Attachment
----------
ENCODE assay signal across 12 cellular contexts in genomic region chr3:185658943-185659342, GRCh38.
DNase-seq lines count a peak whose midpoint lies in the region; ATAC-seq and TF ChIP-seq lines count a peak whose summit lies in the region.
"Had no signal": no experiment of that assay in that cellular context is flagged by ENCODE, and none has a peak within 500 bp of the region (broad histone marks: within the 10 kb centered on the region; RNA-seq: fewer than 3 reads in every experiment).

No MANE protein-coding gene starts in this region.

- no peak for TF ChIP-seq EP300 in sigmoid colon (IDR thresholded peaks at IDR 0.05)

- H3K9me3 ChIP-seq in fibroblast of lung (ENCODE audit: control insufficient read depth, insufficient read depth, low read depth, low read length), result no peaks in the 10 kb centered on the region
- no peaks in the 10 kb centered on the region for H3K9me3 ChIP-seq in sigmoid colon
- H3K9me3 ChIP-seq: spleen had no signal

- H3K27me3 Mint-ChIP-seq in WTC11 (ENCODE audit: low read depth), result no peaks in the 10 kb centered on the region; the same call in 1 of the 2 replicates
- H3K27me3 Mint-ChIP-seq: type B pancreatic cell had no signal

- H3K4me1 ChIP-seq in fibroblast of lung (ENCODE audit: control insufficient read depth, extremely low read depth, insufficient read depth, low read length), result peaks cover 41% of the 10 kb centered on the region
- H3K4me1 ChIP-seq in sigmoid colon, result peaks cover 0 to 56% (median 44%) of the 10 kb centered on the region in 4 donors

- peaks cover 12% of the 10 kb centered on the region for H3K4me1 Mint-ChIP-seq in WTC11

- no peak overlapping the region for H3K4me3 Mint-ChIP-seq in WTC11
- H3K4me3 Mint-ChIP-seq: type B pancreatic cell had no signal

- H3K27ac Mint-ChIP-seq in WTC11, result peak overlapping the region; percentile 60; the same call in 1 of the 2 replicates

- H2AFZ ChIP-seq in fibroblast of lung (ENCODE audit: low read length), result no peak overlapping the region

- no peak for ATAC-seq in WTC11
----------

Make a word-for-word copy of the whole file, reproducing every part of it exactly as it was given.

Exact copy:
ENCODE assay signal across 12 cellular contexts in genomic region chr3:185658943-185659342, GRCh38.
DNase-seq lines count a peak whose midpoint lies in the region; ATAC-seq and TF ChIP-seq lines count a peak whose summit lies in the region.
"Had no signal": no experiment of that assay in that cellular context is flagged by ENCODE, and none has a peak within 500 bp of the region (broad histone marks: within the 10 kb centered on the region; RNA-seq: fewer than 3 reads in every experiment).

No MANE protein-coding gene starts in this region.

- no peak for TF ChIP-seq EP300 in sigmoid colon (IDR thresholded peaks at IDR 0.05)

- H3K9me3 ChIP-seq in fibroblast of lung (ENCODE audit: control insufficient read depth, insufficient read depth, low read depth, low read length), result no peaks in the 10 kb centered on the region
- no peaks in the 10 kb centered on the region for H3K9me3 ChIP-seq in sigmoid colon
- H3K9me3 ChIP-seq: spleen had no signal

- H3K27me3 Mint-ChIP-seq in WTC11 (ENCODE audit: low read depth), result no peaks in the 10 kb centered on the region; the same call in 1 of the 2 replicates
- H3K27me3 Mint-ChIP-seq: type B pancreatic cell had no signal

- H3K4me1 ChIP-seq in fibroblast of lung (ENCODE audit: control insufficient read depth, extremely low read depth, insufficient read depth, low read length), result peaks cover 41% of the 10 kb centered on the region
- H3K4me1 ChIP-seq in sigmoid colon, result peaks cover 0 to 56% (median 44%) of the 10 kb centered on the region in 4 donors

- peaks cover 12% of the 10 kb centered on the region for H3K4me1 Mint-ChIP-seq in WTC11

- no peak overlapping the region for H3K4me3 Mint-ChIP-seq in WTC11
- H3K4me3 Mint-ChIP-seq: type B pancreatic cell had no signal

- H3K27ac Mint-ChIP-seq in WTC11, result peak overlapping the region; percentile 60; the same call in 1 of the 2 replicates

- H2AFZ ChIP-seq in fibroblast of lung (ENCODE audit: low read length), result no peak overlapping the region

- no peak for ATAC-seq in WTC11